I used to love watching the 1990’s TV show, Northern Exposure. There was just something so alluring about the small, quirky town on the edge of the known world that instantly drew me in. That’s why I was thrilled to find a real life version of this modern day Mayberry, but with palm trees.
The Hawaiian island of Lana’i is small, just 18 miles long and 13 miles wide, and is home to a scant 3,000 people. Even though Maui is a short 45 minute ferry ride away, and Honolulu is a thirty minute flight, it’s hard not to feel as if this dot of land is completely, and utterly isolated.
That’s not to say that removal from the world is a bad thing, on the contrary, it is that isolation that makes Lana’i one of the most unique places in the U.S.
On the first day of our last visit to Lana’i, we had the opportunity to meet several Lana’i residents, an event that would transform our trip. Immediately following the reception, we started seeing everyone we had met all around town. Walking from the Blue Ginger Café, I chanced upon Mike Carroll and we stopped and chatted for a few minutes. At the Koele Lodge I bought some prints from an artist who had set up in the lobby, only to realize we had discussed the elusive mouflon at the Lana’i Art Center a few days prior. The entertainment that evening in the Lodge was courtesy of Larry, a local Realtor I had met at the reception. The entire trip was like this.
No matter where I went, from the cat sanctuary to the post office, I constantly ran into people I had met, all of whom treated me warmly, kindly and as if we had known each other for years. I was truly living my own episode of Northern Exposure, except rather than a moose wandering into town, I was waiting for my friend the mouflon.
There is a social etiquette though involved with living in a small community, namely when and how to acknowledge other people. Since Lana’i is so small, you only have one shot to get it right, otherwise your reputation for rudeness will be firmly cemented. This is seen prominently in the island’s driving etiquette.
There are no stop lights on Lana’i, only a few paved roads and stop signs are strewn about sparingly. Given this, there still seems to be an unusually high number of vehicles on the road, usually of the four-wheel drive variety. One thing is certain though, no matter what you drive or where you go, you had better make sure to wave.
I actually noticed this strange phenomenon during our first trip to Lana’i, when the shuttle bus driver waved to every car, truck or bus he passed. I thought it was nice, but chalked it up to the nature of being a bus driver and knowing most of the people on the island. It was only when we rented a Jeep that the magnitude of the phenomenon hit home.
Every car, truck, Jeep and pedestrian we passed waved at us, fully expecting a reciprocal show of friendliness from me. I’m not sure what would happen had I failed to wave, but I didn’t want to find out. I talked about this social quirk with a Lana’i resident who agreed, it would create a community-wide scandal if anyone failed to wave. It becomes so ingrained, he said, that not only does it become automatic, but he finds himself doing it wherever he travels, from Italy to L.A. He shrugged and said, “there are worse things I guess.”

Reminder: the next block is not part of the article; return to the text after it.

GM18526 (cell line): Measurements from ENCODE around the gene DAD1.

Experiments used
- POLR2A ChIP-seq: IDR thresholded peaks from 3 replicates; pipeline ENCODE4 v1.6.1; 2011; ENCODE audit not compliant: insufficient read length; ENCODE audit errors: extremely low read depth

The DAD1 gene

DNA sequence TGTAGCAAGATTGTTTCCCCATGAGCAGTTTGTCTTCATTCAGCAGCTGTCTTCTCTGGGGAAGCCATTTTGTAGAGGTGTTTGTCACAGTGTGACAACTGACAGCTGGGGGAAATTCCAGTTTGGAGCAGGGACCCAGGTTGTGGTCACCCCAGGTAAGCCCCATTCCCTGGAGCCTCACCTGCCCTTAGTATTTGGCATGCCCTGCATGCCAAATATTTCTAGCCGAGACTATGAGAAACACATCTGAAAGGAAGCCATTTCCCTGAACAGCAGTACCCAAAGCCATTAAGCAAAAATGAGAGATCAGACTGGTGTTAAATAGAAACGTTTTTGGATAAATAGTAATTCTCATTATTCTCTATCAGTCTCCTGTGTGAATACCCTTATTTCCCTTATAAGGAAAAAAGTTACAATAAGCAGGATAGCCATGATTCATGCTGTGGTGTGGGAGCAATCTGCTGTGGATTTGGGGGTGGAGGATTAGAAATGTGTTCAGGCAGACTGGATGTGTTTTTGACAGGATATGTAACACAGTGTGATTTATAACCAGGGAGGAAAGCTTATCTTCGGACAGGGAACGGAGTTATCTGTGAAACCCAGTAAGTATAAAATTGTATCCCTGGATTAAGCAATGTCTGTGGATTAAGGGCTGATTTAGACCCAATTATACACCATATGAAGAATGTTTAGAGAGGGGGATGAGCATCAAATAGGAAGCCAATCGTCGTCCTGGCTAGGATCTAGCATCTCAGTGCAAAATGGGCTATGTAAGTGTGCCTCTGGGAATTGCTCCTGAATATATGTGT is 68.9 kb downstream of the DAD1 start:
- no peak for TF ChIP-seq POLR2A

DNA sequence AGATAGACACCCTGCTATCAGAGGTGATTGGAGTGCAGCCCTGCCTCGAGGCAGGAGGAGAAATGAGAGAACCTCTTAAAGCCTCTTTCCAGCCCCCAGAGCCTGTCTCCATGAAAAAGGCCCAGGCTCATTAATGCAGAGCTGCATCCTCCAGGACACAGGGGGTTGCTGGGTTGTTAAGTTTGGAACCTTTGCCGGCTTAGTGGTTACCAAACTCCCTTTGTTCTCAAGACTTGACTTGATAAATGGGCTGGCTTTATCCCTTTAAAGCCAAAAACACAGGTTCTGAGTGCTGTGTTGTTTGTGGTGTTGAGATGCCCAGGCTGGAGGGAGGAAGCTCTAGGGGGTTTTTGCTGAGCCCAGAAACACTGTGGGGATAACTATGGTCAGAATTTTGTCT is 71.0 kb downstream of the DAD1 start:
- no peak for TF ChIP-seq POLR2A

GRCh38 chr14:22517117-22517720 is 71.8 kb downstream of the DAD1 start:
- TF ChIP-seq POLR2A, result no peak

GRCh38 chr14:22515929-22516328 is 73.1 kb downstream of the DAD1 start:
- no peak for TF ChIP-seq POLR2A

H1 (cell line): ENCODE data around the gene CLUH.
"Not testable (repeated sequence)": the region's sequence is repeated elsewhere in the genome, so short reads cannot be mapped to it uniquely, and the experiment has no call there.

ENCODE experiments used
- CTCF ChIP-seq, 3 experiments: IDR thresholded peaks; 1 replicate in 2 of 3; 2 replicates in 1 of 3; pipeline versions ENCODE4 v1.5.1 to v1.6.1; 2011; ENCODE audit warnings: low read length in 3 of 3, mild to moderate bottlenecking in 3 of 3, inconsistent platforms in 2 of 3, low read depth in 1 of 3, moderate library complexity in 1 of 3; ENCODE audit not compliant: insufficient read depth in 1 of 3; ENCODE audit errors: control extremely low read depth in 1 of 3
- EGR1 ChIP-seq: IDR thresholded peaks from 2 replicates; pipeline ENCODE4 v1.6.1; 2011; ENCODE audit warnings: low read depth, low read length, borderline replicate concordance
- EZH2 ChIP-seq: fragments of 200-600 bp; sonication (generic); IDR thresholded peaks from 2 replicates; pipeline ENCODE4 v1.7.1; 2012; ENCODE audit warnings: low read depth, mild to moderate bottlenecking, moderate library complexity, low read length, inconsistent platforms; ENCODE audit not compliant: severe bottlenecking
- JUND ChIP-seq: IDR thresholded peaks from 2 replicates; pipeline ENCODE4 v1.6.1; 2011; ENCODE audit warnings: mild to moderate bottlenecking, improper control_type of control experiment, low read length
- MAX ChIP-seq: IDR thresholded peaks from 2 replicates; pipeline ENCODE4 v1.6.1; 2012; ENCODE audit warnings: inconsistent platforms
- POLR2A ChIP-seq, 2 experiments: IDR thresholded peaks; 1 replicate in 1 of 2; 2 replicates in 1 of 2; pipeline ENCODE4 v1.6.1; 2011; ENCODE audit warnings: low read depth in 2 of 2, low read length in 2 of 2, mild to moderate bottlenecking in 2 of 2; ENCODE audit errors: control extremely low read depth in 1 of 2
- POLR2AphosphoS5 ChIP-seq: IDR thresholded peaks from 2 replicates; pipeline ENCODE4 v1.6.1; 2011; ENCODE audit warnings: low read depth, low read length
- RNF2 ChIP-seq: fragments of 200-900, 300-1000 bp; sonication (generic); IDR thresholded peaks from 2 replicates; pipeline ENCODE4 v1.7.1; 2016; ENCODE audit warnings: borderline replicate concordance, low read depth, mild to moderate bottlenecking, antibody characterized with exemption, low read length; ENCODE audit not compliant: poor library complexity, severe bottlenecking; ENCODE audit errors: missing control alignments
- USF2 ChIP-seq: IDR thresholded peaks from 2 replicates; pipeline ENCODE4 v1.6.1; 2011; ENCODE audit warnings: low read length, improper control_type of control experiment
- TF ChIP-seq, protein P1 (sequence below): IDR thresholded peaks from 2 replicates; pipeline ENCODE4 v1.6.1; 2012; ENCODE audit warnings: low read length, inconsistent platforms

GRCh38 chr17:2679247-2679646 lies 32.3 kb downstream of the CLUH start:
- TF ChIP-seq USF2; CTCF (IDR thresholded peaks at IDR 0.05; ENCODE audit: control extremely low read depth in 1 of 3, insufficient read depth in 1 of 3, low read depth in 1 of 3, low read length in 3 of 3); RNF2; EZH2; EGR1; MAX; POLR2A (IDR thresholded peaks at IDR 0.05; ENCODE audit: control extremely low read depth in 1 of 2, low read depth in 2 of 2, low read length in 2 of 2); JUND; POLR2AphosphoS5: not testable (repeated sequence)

Indeed there are, although I can’t imagine anything truly bad happening on Lana’i. While there is a police station, it seems out of place on an island that boasts a practically non-existent crime rate.
As I stood back and looked at the oddly named Lana’i City, I was struck by the utter uniqueness of the place. The town is the last remaining plantation town in Hawaii, and its well planned grid is still home to many of the original homes of the era. Everyone knows where everything is, who everyone is and what everyone is doing.
There are few places left in the country where this kind of slow-paced, relaxed lifestyle still exists, especially combined with the true small town spirit found everywhere on the island. I’m sure they exist, but I have never seen anyone on Lana’i who was angry, frustrated or rude. At home, I see all of these personality traits on a ten minute drive to the grocery store.
Living on Lana’i may not appeal to everyone. If you’re not on vacation, there’s not a whole lot to do really and some may appreciate a level of privacy and anonymity simply not allowed on the island. But I daresay that for many of us, the frozen in time, slow paced lifestyle in a tropical paradise wouldn’t be so bad.
4 thoughts on “Southern Exposure – Taking Things Slow on Lanai”
This sounds really ideal, actually! I don’t know if we could live here long-term (but heck, we’d have a hard time living anywhere long-term!), but for a couple of months to relax and catch up on work…. it would be great.
Definitely a great place to encamp and get some work done!
Wow, what a beautiful area!
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